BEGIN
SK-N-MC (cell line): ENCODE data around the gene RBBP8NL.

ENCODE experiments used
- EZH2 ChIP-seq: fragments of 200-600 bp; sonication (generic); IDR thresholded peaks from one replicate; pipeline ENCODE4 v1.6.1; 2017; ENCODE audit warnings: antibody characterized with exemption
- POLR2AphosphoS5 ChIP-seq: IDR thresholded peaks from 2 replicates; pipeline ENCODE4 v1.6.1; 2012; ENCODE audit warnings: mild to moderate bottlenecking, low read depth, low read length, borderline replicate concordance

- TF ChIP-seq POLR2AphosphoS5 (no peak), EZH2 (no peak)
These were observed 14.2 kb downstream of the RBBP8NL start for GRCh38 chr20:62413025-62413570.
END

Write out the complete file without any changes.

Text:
SK-N-MC (cell line): ENCODE data around the gene RBBP8NL.

ENCODE experiments used
- EZH2 ChIP-seq: fragments of 200-600 bp; sonication (generic); IDR thresholded peaks from one replicate; pipeline ENCODE4 v1.6.1; 2017; ENCODE audit warnings: antibody characterized with exemption
- POLR2AphosphoS5 ChIP-seq: IDR thresholded peaks from 2 replicates; pipeline ENCODE4 v1.6.1; 2012; ENCODE audit warnings: mild to moderate bottlenecking, low read depth, low read length, borderline replicate concordance

- TF ChIP-seq POLR2AphosphoS5 (no peak), EZH2 (no peak)
These were observed 14.2 kb downstream of the RBBP8NL start for GRCh38 chr20:62413025-62413570.